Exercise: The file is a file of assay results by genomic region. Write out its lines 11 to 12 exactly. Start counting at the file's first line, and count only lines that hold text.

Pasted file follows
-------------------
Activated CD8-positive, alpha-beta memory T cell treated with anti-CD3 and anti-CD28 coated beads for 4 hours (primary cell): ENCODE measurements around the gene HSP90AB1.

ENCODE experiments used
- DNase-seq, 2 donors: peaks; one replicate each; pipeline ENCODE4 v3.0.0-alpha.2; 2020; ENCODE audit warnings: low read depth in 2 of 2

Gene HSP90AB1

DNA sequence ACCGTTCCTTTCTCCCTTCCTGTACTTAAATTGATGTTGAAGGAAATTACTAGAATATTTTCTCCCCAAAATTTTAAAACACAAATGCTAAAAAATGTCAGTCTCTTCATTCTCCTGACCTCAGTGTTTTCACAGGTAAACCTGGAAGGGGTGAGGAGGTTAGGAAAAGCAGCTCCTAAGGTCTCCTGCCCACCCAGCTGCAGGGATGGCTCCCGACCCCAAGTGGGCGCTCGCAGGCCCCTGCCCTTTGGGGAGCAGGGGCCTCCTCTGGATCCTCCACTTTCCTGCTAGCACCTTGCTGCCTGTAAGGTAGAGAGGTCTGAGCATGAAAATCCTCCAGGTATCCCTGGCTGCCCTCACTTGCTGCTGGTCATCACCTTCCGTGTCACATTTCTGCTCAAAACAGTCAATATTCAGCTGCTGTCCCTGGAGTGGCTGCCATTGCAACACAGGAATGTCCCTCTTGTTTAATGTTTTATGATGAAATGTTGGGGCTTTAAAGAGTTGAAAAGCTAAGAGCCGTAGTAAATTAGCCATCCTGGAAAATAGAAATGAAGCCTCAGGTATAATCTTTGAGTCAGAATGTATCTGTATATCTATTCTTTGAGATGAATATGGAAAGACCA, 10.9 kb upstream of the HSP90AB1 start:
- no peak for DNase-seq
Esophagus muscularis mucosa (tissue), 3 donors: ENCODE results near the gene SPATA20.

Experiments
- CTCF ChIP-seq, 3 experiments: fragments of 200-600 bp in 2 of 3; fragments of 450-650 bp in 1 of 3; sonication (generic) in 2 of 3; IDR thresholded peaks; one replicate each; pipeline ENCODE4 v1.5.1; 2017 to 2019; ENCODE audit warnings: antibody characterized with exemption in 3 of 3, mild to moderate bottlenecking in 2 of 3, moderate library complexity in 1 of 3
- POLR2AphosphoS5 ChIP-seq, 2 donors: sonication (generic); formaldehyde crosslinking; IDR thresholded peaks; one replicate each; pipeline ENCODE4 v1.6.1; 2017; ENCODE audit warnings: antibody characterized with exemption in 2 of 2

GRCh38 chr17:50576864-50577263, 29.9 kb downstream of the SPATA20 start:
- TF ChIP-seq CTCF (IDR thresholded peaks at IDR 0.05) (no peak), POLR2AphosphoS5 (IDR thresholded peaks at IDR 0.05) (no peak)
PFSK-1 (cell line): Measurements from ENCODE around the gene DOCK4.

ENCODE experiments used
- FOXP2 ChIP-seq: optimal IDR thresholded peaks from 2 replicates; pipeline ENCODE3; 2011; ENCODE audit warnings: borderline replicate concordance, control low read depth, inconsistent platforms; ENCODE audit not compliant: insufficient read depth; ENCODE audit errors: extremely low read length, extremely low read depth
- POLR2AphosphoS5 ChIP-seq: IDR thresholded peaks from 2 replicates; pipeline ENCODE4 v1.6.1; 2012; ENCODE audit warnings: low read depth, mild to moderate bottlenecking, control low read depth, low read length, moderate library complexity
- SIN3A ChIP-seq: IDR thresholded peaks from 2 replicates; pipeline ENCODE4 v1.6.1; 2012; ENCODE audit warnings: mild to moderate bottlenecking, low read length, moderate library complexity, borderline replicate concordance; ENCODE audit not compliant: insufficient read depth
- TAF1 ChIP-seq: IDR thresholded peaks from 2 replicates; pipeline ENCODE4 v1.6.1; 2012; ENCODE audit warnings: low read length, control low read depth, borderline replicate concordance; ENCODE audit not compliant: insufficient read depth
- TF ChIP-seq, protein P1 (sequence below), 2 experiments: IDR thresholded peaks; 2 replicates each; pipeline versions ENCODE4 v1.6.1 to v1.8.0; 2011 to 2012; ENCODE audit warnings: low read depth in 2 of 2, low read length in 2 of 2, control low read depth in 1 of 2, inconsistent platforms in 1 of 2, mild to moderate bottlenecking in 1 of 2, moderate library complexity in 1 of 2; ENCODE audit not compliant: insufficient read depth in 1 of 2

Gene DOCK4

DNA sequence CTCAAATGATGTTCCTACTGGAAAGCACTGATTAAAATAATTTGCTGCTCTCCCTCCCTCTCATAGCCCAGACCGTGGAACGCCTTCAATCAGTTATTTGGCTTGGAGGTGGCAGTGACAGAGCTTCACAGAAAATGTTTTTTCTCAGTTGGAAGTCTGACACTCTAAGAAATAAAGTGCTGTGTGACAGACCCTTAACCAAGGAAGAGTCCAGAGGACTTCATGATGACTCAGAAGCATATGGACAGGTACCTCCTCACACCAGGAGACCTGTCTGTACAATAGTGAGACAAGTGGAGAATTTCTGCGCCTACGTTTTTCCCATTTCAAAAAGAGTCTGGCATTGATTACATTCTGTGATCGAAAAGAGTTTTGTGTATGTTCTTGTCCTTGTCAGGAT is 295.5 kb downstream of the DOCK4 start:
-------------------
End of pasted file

GRCh38 chr17:50576864-50577263, 29.9 kb downstream of the SPATA20 start:
- TF ChIP-seq CTCF (IDR thresholded peaks at IDR 0.05) (no peak), POLR2AphosphoS5 (IDR thresholded peaks at IDR 0.05) (no peak)